There is no doubt that domestic violence and sexual abuse have moved up the public and political agenda. The government has recently published a Domestic Abuse Bill, and the #MeToo movement has put sexual harassment and abuse in the spotlight on an international stage.
But we remain in the early days of our understanding about the legacy of domestic and sexual violence – the lingering trauma caused by abuse and violation that can blight the rest of women’s lives.
I have been chairing a National Commission on Domestic and Sexual Violence and Multiple Disadvantage, established by the charities AVA (against Violence and Abuse) and Agenda, the alliance for women and girls at risk, where we have been examining the situation of the most disadvantaged survivors of abuse.
These are women for whom violence is part of the fabric of their lives: one in 20 women, equivalent to 1.2 million in England, have experienced extensive physical and sexual violence as both children and then again as adults.
Without support, they can develop mental health problems or turn to drugs and alcohol to cope, which can precipitate a downward spiral. Chronic poverty and a punitive benefits system often compounds their problems – one in five has been homeless.
As part of the Commission, women with experience of these issues told me how difficult it was for them to get help, of all the missed opportunities when they had been desperate and no-one listened, of all the times they were forced to go back home to danger and violence.
It is a damning indictment of the system in this country that for so many the legacy of sexual violence and domestic abuse is mental ill health, substance use, homelessness or a criminal record, not to mention thousands of children taken into care.
Surely this is one of the burning injustices Theresa May promised to fight against when she became Prime Minister?
The government’s proposed Domestic Abuse Bill is a step in the right direction but it does not go far enough.
That is why we are calling on the Prime Minister to take immediate action. Brexit is not the only issue requiring her attention right now and we risk abandoning future generations of survivors to lives of hardship and misery without it.
That means making the Women & Equalities minister – a post currently held by Penny Mordaunt MP, who juggles that with her cabinet brief on international development – a Secretary of State role in its own right to truly drive through change.
But we cannot place the onus entirely on national government: this is a systemic issue at every level.
As part of this Commission, we have heard examples of good practice but also of appalling practice, outlined in our report Breaking Down the Barriers published today.
We heard about a GP who sent a letter to a woman’s former home, where her abuser lived, with details about the refuge she had been placed in.
This is one stark example of the danger women can be put in, but the wider system serves to keep them in similarly abusive situations all the time.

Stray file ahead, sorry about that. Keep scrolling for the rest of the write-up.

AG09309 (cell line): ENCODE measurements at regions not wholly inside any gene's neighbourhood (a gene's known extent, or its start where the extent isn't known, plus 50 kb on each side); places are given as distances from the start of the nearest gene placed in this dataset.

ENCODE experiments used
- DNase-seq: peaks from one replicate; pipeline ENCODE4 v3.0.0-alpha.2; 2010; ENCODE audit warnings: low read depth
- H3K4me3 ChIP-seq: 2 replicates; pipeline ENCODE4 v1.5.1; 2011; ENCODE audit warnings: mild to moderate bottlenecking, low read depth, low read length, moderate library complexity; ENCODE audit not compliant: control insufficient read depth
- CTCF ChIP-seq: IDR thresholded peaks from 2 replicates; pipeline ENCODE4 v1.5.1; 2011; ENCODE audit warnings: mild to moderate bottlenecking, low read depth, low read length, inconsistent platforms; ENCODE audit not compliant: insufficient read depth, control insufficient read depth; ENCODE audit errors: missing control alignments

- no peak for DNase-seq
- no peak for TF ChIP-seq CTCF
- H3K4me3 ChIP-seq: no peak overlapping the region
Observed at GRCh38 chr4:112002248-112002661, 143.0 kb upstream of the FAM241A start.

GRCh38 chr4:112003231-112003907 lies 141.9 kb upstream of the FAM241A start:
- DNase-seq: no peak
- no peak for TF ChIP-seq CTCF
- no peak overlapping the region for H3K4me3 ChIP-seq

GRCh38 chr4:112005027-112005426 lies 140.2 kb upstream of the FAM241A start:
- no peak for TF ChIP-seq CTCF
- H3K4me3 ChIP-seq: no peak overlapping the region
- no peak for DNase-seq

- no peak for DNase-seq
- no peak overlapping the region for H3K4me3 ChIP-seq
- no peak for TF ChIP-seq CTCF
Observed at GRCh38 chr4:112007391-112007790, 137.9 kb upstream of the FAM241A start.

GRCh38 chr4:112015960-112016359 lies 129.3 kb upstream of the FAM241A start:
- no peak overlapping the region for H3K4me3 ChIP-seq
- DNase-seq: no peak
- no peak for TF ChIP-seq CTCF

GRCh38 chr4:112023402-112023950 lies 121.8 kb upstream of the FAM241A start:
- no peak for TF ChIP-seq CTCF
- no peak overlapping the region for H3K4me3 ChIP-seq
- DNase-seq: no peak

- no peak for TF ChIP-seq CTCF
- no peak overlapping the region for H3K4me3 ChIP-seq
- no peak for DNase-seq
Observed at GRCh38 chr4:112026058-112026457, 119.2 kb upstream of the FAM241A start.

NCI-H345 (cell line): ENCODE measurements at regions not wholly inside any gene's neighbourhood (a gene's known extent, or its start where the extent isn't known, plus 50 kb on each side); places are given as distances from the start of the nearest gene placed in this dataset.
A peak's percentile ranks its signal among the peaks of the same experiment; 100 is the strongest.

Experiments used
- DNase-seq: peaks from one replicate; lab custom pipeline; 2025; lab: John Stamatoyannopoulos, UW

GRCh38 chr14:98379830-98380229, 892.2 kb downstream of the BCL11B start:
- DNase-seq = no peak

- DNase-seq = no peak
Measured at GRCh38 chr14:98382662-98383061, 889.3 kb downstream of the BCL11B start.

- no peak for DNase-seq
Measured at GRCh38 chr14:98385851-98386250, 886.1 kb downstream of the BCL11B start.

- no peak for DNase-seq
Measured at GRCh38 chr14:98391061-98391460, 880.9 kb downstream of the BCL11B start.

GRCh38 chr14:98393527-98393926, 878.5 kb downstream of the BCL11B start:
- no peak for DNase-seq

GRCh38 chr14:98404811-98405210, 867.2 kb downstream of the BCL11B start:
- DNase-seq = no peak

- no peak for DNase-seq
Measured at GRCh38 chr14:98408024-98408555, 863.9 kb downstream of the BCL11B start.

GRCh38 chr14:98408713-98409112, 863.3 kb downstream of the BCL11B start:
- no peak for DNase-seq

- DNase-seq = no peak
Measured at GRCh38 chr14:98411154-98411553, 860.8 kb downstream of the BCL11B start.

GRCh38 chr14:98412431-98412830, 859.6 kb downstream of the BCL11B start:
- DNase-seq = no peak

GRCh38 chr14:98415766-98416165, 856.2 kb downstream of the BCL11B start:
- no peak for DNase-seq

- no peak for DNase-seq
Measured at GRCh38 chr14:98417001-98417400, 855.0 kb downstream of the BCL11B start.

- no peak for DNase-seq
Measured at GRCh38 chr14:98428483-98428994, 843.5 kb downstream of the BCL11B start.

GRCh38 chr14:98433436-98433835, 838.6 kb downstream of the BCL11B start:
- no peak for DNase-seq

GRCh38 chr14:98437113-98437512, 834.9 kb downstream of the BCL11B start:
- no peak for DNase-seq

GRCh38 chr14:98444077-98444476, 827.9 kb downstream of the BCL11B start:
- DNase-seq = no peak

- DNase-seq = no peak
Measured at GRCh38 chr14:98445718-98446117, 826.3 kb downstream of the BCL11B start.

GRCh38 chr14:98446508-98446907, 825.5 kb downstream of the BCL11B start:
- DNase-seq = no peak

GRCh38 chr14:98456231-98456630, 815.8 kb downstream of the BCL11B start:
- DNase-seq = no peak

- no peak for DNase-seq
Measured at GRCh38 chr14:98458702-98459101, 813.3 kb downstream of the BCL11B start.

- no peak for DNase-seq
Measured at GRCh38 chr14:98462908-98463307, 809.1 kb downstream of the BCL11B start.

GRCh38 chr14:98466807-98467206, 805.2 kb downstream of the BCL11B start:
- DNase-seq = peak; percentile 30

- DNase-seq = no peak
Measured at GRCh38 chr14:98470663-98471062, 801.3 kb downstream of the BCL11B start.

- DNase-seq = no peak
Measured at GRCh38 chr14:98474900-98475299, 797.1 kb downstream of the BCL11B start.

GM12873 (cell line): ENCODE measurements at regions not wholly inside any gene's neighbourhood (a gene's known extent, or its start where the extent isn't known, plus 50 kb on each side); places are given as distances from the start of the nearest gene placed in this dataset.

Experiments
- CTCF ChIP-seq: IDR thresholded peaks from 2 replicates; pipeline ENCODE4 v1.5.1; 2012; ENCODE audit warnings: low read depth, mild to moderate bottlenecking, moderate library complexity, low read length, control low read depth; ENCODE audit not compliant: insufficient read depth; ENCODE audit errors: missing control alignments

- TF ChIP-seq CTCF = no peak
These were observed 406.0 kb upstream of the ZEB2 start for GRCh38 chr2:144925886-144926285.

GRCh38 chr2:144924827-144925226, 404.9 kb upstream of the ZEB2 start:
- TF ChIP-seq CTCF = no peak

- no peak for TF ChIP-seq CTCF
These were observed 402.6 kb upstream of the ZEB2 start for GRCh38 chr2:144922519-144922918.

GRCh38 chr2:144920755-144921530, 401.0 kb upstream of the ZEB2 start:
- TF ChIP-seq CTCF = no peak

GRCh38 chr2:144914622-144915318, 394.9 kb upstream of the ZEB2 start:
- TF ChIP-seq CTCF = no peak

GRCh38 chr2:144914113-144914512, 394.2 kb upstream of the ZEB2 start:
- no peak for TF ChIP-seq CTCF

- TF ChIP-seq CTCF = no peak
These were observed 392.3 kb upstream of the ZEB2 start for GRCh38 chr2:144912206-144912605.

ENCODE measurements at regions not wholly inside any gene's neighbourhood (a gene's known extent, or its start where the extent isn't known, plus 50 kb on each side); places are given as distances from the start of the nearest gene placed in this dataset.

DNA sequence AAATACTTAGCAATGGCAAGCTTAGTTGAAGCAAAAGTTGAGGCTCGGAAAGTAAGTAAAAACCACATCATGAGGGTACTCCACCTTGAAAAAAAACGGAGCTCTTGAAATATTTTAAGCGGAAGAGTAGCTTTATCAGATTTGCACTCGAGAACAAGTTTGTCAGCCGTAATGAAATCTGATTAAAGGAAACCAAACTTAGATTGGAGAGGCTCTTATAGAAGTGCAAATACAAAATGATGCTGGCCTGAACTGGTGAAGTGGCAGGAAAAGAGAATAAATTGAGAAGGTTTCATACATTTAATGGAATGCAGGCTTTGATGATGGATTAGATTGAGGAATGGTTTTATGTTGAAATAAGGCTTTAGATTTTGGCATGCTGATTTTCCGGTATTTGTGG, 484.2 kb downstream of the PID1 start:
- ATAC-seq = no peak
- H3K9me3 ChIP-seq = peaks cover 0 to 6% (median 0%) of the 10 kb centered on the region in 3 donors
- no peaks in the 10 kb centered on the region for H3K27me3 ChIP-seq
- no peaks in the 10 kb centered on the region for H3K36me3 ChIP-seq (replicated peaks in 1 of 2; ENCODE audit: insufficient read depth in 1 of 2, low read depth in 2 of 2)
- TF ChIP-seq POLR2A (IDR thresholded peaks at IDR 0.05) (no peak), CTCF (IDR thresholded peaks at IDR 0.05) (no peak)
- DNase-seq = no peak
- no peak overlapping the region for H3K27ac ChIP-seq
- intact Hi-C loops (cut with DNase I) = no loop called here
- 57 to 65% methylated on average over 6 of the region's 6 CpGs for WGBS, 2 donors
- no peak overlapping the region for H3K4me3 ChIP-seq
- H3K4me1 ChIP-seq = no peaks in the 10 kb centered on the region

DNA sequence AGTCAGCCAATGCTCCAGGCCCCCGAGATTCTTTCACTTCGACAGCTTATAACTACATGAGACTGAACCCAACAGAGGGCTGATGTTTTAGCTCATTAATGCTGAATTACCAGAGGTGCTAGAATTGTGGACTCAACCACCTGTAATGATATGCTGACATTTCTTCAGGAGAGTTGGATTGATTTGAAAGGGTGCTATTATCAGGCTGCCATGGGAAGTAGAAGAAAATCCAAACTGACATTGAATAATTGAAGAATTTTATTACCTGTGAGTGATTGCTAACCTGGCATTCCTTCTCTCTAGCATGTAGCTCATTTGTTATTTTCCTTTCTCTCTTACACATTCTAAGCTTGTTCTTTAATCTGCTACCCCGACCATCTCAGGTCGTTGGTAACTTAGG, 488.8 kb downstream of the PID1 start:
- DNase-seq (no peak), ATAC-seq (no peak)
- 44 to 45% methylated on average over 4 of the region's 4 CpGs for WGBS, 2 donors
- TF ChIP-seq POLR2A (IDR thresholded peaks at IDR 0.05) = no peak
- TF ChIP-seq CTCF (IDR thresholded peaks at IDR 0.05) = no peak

With cuts to many of the public services women rely on, their options are increasingly limited. Often they will present at addiction or mental health services rather than domestic violence and too often the signs of abuse go unrecognised.
The question is sometimes left unasked – even by those for whom it should be an essential part of their job – and even if it is, appropriate support is far from guaranteed. That is why we are calling for enquiry about domestic and sexual violence to be standard practice across publicly-funded services, with clear pathways into appropriate trauma-informed support.
Women often find themselves bounced around or even turned away from services because they either do not meet or go far beyond the thresholds for support. Women facing addiction can be turned away from mental health services, and women with more complex needs find overstretched refuges unable to take them.
Mothers are particularly let down, with the fear of losing their children preventing them from accessing help, and so they carry on trying their best until they reach crisis.
Local authorities must take the lead in ensuring that local systems work for the most disadvantaged women, by co-ordinating and encouraging local bodies and services to work together better so that women aren’t left to ping from service to service. And alternatives must be found to the current care system, which fails to support mothers and rushes to institutionalise children.
Some groups of women face even greater barriers to support, including Black, Asian, Minority Ethnic and Refugee (BAMER) women and disabled women. Steps must be taken to ensure the needs of marginalised groups of women are met and that vital specialist women’s organisations are given the support they need to survive and thrive.
So while we have made slow but steady progress in our understanding of women’s experiences of domestic abuse and sexual violence, there is so much further to go in terms of understanding and addressing the long-term impact.
Yes, these are public issues that are now discussed in parliament and on soap operas, but we are still not doing enough practically to support the real women behind the storylines and statistics.
It was a privilege as Chair of the Commission to listen to these women’s stories and understand what help and support would have worked best for them. It does not make sense – on a human level and on a policy level – to ignore what they tell us and abandon them to lives of horrific violence and disadvantage.
Their insights must be heeded, not just by the support worker at their local service but at the highest echelons of government, so that we see action that means they can finally rebuild their lives.
Baroness Hilary Armstrong is chair of the National Commission on Domestic and Sexual Violence and Multiple Disadvantage.